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Just as the coffin was seemingly being lowered into the ground, a faint tapping was heard. After decades of stagnation and seven straight years of decline, Miller Lite is on the upswing: The company sold 43 million more cans of Lite in the second half of 2014 than it did in the equivalent period of 2013.Shipments have been steadily ticking up a few percentage points each week during that time, relative to their 52-week average, according to Miller Coors.
As we’ll see, it was a seemingly modest change—and it happened more or less by accident.Still, the incipient comeback provides a window on the beer industry, where success hinges In recent years, it was hard to say what a can of Lite said about the drinker—and that was a problem.Long, 56, a youthful, slow-talking North Carolinian, speaks a lot about “authenticity.” Though he won’t come out and say it, it seems Lite no longer conveyed authenticity. Last year the company began offering beer in Lite’s original can as a short-term promotion.Sales were so strong that Miller Coors quickly switched to white labels on all bottles, cans, and coasters, ditching the blue it had used for more than a decade. It was a phenomenon, surging from its 1975 debut to annual sales that foamed above the 10-million-barrel level within a few short years.People loved the ads: retired jocks like Bubba Smith and Dick Butkus “arguing” in bars over whether the brew’s chief appeal was that it “tastes great” or is “less filling.” That juxtaposition was inscribed in the memories of an entire generation of TV watchers.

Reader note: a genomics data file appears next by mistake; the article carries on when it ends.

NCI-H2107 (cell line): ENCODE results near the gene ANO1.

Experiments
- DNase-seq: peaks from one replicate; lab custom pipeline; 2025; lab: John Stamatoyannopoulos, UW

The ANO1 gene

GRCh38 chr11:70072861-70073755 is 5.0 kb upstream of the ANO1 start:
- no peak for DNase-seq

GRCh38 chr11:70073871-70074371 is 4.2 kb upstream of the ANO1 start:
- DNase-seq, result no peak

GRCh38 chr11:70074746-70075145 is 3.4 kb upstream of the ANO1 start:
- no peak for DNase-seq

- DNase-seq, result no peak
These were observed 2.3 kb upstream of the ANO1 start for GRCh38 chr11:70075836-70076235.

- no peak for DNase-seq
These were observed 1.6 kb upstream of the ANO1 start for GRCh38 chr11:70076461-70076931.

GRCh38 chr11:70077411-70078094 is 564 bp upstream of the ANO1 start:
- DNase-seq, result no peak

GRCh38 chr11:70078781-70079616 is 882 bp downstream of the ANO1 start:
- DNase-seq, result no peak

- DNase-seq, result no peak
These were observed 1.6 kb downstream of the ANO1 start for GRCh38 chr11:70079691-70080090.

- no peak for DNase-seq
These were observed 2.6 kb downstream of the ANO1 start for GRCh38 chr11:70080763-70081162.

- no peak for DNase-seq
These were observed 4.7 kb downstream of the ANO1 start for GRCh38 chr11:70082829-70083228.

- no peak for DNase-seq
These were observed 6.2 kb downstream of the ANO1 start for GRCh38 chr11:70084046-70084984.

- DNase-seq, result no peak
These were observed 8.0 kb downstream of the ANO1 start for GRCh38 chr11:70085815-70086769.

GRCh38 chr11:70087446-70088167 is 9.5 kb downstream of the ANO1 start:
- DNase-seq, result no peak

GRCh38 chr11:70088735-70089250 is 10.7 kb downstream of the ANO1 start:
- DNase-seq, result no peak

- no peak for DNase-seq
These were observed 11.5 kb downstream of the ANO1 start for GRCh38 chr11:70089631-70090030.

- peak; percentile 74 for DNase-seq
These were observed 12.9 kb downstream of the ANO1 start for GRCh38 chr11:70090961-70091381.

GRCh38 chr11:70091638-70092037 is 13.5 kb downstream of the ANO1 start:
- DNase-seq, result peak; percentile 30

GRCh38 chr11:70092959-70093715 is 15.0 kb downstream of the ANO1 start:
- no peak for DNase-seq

Lite accomplished what was then seen as an impossible feat—selling a diet beer to men—thereby creating a whole new category: reduced-calorie brews.
That sort of epic success spawns imitators, needless to say, and soon Budweiser and Coors were selling their own Light lagers.
Miller Lite’s sales topped out at 19 million barrels in 1990, bumped up and down for a couple of decades, and eventually went flatter than a warm IPA.
By 2008, after Miller Lite and Coors Light were gathered under the same corporate roof in the joint venture known as Miller Coors (which handles the U. markets of products from SABMiller and Molson Coors), the original faced a new indignity: It wasn’t even the top-selling light beer at its own company.
Add the incursions by craft breweries, which made national brands seem hopelessly dull to many, and the return of hard liquor—beer dropped from 56% of alcohol consumed in 1999 to 48% in 2014—and it made for a depressing picture for mainstream giants like Miller Lite.
But a funny thing happened on the way to Lite’s funeral.